This Week in Elasticsearch and Apache Lucene - 2020-01-25
Index Lifecycle Management
The ILM Rollover Action is now fully retryable. This is one of our top issues, and a big win for resiliency.
We have extracted a new step as part of the ILM RolloverAction that will wait for the active shards of the newly created index to become available, as opposed to possibly failing the entire rollover step if this wait would timeout or unable to be satisfied. We also made the update settings ILM step retryable and with this, we closed the issue of adding automatic retries to the
RolloverAction, as now, all the steps are retry-able.
Snapshot resilience and BWC
In 7.6+ we’re changing the way information is stored in a snapshot repository, so that we are resilient when snapshotting to eventually consistent blob stores such as S3. In previous versions, there was a risk of repositories becoming corrupted if a cluster was doing multiple snapshot operations in quick succession, as an eventually consistent repository would not allow the cluster to see the correct base state to update (and would have it incorrectly override stuff, corrupting snapshots in the worst case).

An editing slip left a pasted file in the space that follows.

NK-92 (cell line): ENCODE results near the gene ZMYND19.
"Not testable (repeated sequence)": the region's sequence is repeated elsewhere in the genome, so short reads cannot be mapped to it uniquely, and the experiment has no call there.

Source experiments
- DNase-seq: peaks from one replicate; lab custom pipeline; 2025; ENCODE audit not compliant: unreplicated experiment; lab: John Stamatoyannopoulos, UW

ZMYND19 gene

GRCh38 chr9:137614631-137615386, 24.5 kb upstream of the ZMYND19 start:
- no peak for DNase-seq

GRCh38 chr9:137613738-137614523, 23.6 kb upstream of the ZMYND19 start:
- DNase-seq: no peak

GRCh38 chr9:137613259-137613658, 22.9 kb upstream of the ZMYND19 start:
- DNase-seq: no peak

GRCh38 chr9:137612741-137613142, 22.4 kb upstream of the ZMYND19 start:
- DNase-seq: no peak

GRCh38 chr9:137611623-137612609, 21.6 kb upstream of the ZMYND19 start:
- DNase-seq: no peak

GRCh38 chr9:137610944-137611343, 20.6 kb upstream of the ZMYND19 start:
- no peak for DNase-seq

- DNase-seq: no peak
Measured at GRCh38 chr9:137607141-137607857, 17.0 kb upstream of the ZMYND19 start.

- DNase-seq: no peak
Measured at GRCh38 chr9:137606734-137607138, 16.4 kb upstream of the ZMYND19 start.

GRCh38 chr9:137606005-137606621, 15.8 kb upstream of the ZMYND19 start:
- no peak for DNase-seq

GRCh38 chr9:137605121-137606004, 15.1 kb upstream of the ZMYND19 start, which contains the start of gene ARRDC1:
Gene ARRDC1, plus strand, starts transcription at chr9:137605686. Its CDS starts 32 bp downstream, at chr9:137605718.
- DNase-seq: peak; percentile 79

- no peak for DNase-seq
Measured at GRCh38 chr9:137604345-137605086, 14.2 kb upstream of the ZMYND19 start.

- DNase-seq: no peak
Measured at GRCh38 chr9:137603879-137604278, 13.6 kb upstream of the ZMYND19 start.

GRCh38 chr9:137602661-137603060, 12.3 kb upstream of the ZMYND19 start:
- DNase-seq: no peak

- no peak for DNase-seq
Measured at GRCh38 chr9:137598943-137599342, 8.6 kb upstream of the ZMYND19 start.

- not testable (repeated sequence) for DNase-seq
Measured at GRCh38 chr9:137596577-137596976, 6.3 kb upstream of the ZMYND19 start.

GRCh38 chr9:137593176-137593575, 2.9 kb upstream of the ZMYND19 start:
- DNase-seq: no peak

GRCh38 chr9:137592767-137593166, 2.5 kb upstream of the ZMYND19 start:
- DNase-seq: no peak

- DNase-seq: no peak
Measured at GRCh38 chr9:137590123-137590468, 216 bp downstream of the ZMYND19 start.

We still need to support a scenario where a cluster is, for example, upgraded from 7.5 to 7.6, and if something is wrong with the cluster in 7.6, allow a snapshot that was taken of the cluster in 7.5 to be restored to a new 7.5 cluster (i.e. reverting to an older state of the cluster). However, the new 7.6+ repository format is fundamentally different, not allowing older Elasticsearch versions to read from the repository. As a solution for this use case, we made it so that Elasticsearch 7.6+ will only write in the new 7.6+ repository format if all snapshots in the repository are on 7.6+. This means that as long as 7.5 snapshots are in the repository, ES 7.6+ will still write to the repository in the old way, allowing a 7.5 snapshot to be restored to a 7.5+ cluster.